Columbus Police Department looking to hire 54 more officers. What this means for Columbus

Columbus Police Department looking to hire 54 more officers. What this means for Columbus

By J.B. Sims

During a recent Columbus City Council meeting, members discussed the need for more police officers, moving to hire 32 officers and setting a goal to employ 54 more. The move comes amid a steady nationwide decline in police force numbers. 

Back in October 2023, the U.S. Department of Justice (DOJ) released findings from an April 2023 meeting of law enforcement leaders from across the country. In reference to the nationwide shortage of police officers, the report concluded that negative public perceptions of policing have affected morale among officers and led to higher burnout rates over the years.

A 2022 Jensen Hughes study of the Columbus Police Department (CPD) estimated that Columbus needed 157-196 more officers. At the time, there were around 92 officers on the roster, not including those from other departments nor trainees.

Local feelings on the impact of the police within the community vary. “Our relationship with the police has always been really good,” said Alejandro Hernandez, co-owner of Sapo’s Mexican Cocina and Bar, adjacent to Peachtree Mall. “Response time is immediate. We have cops on the premises Wednesday and Saturday.” He also said, “The new chief came to eat, and he seems like a good person!” Hernandez came to Columbus as a youth in 1996. He said he has seen crime go up and down but maintains, “No matter what, I still love ‘my’ Columbus.” 

Some Columbus residents have questions. “If they do get more [police officers], what will change? There’s a clear difference in the way they patrol different parts of the city,” said Lisa White, a nurse and native of Columbus. “It’s like they have three cops on the scene almost automatically for minor offenses on one side of town, but it takes 45 minutes to respond to a man in Benning Hills beating his wife in the front yard. Is that due to a lack of officers? Multiple instances like this over time don’t give you a good perception.”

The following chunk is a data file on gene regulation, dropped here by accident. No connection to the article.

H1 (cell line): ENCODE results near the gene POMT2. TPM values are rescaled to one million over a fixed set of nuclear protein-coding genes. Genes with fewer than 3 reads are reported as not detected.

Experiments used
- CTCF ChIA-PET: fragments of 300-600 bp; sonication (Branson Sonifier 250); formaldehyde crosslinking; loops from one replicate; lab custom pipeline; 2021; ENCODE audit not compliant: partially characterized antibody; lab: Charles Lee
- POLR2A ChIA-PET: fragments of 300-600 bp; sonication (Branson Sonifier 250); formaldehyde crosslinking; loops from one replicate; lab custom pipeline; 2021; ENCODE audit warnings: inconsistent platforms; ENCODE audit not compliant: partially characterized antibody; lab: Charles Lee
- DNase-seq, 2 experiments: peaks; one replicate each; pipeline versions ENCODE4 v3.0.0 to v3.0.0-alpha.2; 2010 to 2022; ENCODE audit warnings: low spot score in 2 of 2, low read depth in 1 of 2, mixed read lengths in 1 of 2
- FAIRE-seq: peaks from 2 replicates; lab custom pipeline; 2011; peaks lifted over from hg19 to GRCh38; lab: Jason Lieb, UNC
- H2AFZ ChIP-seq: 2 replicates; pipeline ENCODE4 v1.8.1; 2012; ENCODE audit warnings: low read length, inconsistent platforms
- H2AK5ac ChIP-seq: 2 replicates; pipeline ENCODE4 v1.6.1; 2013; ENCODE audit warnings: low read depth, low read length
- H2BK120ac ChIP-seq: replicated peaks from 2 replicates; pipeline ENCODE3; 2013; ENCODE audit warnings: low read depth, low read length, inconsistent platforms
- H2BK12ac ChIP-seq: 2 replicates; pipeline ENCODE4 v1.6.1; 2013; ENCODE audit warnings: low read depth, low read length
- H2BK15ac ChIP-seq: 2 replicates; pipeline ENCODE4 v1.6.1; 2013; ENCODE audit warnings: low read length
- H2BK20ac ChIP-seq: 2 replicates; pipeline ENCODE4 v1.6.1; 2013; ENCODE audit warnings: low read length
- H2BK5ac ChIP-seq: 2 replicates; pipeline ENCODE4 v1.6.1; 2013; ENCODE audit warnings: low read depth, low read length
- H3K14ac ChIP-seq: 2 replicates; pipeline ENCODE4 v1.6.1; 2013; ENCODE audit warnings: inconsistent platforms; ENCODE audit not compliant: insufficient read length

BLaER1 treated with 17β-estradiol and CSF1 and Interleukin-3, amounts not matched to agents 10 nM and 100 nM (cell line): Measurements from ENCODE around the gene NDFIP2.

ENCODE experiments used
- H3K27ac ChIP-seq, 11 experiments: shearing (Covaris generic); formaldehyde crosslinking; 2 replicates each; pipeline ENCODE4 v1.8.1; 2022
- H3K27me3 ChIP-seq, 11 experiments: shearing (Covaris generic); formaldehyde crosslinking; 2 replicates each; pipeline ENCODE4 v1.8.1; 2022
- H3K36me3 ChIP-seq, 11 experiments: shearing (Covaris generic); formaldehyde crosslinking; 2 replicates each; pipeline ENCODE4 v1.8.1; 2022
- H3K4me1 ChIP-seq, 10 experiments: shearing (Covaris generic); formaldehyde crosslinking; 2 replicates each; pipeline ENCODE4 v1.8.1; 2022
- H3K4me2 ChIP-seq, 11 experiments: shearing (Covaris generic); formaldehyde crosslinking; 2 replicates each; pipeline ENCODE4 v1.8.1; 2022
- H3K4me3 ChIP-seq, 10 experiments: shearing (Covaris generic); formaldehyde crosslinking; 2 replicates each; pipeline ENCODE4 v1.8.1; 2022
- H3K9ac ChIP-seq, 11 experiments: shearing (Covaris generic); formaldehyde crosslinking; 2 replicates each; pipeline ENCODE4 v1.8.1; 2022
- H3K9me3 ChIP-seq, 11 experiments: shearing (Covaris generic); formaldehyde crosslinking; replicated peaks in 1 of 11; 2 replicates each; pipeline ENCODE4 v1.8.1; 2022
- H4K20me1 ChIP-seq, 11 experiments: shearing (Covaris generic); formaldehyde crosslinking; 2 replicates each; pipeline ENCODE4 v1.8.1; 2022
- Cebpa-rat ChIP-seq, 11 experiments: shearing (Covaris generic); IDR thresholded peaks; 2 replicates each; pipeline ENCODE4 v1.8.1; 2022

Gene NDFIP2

“There seems to be a divide between city officials and the common people. It’s very hard to be attracted to making a living doing a job that has such a bad reputation,” said Columbus native Shawn Raleigh, who’s a member of the community action group One More Needed Inside (OMNI).

Raleigh went on to say, “There is a clear lack of training and proper vetting of officers. All this aggression, stalking, and petty arrests are mostly reactive measures. People feel that. It won’t change the social, economic and educational problems — just more manpower,” he said. “It’s like they are a gang. It’s a mirror. How can we make it to where the city can attract good, well vetted, well paid, well trained and certified officers through fair and more socially effective policies and actions?” Other community members share Raleigh’s skepticism. 

A long-time resident and former Columbus policeman who did not want to be identified, said, “[Lows in police staffing are] the elephant in the room that everyone refuses to bring up out of fear. Nobody wants to speak up. It’s to protect themselves, family and associates from personal, political and professional harm,” he said. “It’s definitely like most other problems, big or small. It’s a top-down issue. In this case, it starts with the mayor on down to the police chief, and so on…” The former officer said, “To be blunt, all officers aren’t there with good intentions. It’s true. When the cameras came along — on the dashboards, body cams, street surveillance cameras and the like — those kinds of officers either retired or quit,” he explained.

The Courier Eco Latino News was able to speak with Sargeant Stefan Shelling of the CPD Recruiting Unit. Shelling explained, “To combat some of the general public’s negative perceptions of law enforcement, our department has invested heavily in community building by establishing meaningful, long-lasting relationships with the community we serve.” Shelling also mentioned that the CPD complies with the Commission on Accreditation for Law Enforcement Agencies (CALEA) standards by emphasizing diversity and inclusion during hiring. He said that the CPD makes an effort to recruit from underrepresented Columbus communities to promote and increase their inclusion efforts. “In order to ensure we attract candidates from underrepresented communities, our recruiters attend several HBCUs such as Albany State University, Alabama State University, Fort Valley State University and Savannah State University. We also partner with Goodwill to attend various job fairs,” Shelling said. 

The CPD continues to work toward bridging the community gap and better recruitment and retention methods to aid in keeping the city safe. 

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